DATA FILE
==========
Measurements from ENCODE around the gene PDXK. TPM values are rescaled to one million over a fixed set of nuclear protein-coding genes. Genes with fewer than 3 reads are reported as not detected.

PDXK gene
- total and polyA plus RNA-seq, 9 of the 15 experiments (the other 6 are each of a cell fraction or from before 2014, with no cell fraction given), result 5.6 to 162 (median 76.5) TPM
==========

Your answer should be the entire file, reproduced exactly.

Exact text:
Measurements from ENCODE around the gene PDXK. TPM values are rescaled to one million over a fixed set of nuclear protein-coding genes. Genes with fewer than 3 reads are reported as not detected.

PDXK gene
- total and polyA plus RNA-seq, 9 of the 15 experiments (the other 6 are each of a cell fraction or from before 2014, with no cell fraction given), result 5.6 to 162 (median 76.5) TPM